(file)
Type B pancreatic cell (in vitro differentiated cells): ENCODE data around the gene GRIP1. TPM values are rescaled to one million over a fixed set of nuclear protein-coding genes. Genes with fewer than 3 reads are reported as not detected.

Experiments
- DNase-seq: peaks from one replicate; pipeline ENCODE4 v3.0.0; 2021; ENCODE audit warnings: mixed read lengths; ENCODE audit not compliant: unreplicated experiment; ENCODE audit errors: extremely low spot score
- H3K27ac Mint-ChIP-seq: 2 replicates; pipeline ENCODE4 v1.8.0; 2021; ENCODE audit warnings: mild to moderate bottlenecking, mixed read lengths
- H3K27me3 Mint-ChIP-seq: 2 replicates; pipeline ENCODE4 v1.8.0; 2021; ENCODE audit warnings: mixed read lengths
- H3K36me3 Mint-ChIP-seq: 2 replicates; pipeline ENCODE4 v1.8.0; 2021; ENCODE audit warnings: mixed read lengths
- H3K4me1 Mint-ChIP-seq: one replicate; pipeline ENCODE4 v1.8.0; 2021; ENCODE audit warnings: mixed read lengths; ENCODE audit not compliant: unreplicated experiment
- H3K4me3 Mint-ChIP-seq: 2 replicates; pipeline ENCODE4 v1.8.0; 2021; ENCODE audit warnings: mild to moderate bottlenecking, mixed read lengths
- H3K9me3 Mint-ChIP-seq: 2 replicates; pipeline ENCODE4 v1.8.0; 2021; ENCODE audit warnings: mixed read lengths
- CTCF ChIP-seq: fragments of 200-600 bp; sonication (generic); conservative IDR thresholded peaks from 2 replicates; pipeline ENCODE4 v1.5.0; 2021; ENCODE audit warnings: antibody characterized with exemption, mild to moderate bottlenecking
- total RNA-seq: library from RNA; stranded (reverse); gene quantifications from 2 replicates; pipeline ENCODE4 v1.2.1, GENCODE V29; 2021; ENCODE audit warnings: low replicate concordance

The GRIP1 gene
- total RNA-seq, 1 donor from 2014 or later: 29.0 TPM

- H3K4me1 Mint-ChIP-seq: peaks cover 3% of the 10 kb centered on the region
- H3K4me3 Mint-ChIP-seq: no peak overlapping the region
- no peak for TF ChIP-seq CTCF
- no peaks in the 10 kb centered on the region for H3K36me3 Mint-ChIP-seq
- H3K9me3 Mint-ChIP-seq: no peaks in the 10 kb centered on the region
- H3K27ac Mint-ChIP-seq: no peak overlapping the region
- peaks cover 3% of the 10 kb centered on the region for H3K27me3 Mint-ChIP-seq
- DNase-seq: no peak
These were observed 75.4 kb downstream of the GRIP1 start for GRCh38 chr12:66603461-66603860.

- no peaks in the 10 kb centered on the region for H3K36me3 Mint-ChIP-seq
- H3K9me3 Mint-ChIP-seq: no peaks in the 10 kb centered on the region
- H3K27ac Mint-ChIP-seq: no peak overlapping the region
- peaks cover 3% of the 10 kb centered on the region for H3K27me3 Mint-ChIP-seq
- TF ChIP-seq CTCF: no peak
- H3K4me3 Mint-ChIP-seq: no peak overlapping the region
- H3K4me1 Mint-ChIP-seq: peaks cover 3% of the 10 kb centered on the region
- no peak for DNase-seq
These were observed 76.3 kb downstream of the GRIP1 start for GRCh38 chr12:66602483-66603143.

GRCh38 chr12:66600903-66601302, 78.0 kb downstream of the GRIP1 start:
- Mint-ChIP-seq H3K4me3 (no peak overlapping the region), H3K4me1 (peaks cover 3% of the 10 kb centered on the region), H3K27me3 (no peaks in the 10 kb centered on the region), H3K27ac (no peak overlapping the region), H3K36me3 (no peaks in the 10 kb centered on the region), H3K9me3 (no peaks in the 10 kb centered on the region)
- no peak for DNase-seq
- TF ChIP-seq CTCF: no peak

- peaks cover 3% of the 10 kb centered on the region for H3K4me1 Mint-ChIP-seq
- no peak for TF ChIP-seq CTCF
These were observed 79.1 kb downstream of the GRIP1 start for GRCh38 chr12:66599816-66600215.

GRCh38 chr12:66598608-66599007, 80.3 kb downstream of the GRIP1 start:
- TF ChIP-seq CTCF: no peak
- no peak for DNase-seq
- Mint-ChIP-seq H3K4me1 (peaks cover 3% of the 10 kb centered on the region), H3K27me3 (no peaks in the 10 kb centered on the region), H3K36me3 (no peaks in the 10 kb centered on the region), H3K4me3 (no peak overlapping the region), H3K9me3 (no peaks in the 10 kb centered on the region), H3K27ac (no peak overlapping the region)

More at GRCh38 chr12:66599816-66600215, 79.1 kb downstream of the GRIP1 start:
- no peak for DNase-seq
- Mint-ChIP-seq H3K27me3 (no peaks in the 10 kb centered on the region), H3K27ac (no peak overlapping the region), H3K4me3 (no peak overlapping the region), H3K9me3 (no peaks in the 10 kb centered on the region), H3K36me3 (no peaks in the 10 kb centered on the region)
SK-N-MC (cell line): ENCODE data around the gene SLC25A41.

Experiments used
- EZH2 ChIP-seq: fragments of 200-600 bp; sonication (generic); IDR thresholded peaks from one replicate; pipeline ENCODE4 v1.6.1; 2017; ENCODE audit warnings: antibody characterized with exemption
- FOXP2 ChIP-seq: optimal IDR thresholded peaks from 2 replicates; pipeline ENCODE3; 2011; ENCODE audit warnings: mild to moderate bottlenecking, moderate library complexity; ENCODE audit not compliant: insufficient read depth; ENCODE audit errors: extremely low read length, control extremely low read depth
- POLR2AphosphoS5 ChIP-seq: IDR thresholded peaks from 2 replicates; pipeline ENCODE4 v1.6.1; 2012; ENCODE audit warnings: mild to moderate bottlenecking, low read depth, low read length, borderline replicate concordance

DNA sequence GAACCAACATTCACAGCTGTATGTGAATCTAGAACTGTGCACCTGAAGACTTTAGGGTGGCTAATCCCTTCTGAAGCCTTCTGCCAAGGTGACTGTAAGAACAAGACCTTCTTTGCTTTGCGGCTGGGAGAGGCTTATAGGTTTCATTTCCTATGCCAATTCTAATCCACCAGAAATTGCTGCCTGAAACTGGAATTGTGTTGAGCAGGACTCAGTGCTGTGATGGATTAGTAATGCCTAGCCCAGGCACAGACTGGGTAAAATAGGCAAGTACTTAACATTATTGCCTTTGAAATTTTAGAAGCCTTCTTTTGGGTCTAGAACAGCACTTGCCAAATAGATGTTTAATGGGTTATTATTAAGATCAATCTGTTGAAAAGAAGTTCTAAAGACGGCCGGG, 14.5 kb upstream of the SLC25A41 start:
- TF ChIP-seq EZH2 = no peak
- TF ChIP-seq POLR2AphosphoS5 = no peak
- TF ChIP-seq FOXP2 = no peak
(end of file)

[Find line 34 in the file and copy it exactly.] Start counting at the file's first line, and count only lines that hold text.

- no peak for DNase-seq